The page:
What do The Great Gatsby, The Adventures of Huckleberry Finn, and Harry Potter have in common? They are all books that have been banned or challenged at libraries and schools in the United States. In fact, it’s likely you have read a few Banned or Challenged Classics.
Beginning in 1982, Banned Books Week (BBW) has been celebrated annually to mark the importance of intellectual freedom, the freedom to read and the First Amendment. Each year the American Library Association’s Office for Intellectual Freedom (OIF) compiles and publishes a list of the top ten most frequently challenged books at libraries and schools.
According to the OIF, 460 challenges to materials were reported in 2009. Included in that year’s top 10 challenged books list are Twilight, To Kill a Mockingbird, The Chocolate War, and The Color Purple.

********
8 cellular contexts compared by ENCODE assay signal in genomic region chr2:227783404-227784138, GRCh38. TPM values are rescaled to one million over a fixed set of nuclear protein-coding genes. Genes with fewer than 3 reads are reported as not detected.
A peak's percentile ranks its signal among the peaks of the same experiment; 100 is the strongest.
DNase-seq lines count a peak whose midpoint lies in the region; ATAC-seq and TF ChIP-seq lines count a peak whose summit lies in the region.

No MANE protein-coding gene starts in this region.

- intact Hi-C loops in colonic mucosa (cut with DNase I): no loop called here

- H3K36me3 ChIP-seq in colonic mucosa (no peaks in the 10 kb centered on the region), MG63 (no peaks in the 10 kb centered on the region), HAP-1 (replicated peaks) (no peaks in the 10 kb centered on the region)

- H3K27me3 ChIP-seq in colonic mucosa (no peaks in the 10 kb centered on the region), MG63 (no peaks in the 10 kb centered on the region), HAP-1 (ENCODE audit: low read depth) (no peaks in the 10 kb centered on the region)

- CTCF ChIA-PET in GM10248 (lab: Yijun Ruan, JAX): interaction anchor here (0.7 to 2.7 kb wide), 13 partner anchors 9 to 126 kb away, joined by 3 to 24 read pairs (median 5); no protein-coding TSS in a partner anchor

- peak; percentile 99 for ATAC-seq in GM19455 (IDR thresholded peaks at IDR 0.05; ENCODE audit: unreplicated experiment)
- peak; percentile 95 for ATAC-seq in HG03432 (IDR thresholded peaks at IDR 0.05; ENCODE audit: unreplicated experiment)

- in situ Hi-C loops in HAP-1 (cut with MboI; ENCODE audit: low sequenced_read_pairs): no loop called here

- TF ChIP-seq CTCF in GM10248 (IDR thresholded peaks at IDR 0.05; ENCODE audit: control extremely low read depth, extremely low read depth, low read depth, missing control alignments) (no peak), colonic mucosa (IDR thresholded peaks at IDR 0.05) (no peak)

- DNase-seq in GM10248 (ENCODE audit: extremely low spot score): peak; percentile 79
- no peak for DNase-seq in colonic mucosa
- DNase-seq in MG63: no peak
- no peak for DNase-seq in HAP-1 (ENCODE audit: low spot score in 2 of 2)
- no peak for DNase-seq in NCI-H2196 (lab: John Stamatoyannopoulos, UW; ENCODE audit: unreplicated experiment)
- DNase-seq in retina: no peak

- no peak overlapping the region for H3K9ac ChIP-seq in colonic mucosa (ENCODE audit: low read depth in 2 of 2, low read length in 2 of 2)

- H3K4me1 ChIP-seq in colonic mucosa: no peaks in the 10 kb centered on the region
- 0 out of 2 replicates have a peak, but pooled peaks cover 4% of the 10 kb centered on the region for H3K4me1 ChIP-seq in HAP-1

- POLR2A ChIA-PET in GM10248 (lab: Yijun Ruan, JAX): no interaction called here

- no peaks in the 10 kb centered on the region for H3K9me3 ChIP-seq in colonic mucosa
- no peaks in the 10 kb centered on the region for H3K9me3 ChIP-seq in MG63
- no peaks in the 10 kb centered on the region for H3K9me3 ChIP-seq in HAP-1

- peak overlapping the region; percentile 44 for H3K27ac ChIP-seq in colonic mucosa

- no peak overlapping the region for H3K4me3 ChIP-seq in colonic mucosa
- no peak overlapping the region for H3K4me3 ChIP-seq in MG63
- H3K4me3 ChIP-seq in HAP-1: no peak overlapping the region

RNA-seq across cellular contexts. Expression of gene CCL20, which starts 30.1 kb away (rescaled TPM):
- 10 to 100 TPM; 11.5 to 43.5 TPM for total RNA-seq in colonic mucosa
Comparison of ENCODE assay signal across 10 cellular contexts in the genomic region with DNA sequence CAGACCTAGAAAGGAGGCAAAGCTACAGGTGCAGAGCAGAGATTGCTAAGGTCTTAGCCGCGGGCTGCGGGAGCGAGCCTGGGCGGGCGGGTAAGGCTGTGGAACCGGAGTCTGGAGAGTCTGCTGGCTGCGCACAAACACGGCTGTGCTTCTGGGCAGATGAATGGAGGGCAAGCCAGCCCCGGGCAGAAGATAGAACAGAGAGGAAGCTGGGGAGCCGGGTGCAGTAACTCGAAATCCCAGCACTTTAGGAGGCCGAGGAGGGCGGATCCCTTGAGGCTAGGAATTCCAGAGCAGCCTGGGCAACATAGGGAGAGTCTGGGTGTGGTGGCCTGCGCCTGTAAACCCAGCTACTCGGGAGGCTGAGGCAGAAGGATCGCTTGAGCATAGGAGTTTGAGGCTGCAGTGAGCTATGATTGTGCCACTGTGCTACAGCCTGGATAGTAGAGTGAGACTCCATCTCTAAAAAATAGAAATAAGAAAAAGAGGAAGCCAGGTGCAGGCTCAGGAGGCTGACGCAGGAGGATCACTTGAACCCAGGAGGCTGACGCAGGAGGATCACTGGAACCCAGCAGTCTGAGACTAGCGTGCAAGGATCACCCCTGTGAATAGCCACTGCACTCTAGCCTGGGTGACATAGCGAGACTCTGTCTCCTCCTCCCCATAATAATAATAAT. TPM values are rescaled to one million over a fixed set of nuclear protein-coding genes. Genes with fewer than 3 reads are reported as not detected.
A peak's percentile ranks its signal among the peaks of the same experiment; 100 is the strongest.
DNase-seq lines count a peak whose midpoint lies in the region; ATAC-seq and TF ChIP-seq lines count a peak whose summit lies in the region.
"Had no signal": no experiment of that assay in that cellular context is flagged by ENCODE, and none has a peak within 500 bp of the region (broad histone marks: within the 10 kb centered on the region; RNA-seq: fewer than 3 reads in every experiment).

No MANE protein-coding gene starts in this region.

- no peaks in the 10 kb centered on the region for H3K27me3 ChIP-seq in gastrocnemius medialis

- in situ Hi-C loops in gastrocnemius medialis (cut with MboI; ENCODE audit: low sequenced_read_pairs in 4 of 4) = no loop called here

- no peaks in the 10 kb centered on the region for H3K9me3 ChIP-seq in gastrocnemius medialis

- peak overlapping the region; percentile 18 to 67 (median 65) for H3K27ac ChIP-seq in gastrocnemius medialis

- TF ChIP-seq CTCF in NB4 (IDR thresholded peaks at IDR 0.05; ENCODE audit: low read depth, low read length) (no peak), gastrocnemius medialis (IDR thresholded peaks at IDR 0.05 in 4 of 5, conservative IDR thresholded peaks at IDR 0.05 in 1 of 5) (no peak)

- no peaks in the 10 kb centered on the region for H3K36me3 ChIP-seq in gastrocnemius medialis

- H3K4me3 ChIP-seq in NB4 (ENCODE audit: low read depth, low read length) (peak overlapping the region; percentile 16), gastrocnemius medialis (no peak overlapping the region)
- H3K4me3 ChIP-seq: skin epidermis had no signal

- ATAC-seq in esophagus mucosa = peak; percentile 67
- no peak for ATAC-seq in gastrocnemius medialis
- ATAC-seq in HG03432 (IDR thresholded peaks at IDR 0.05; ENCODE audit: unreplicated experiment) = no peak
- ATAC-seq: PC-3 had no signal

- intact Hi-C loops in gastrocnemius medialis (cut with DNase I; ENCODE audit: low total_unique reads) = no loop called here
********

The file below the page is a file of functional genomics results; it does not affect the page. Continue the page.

Over the past nine years (2001-2009), the OIF reported that American libraries were faced with total of 4,312 challenges, which included:
- 1,413 challenges due to “sexually explicit” material
- 1,125 challenges due to “offensive language”
- 897 challenges due to material deemed “unsuited to age group”
- 514 challenges due to “violence”
- 344 challenges due to “homosexuality”
- 109 materials were challenged because they were “anti-family”
- 269 were challenged because of their “religious viewpoints”
Thanks to the commitment of librarians, teachers, parents, and students, most book challenges are unsuccessful. We hope that during Banned Books Week 2010 you’ll take a moment to think about your freedom to read and consider the role that libraries play in protecting that right!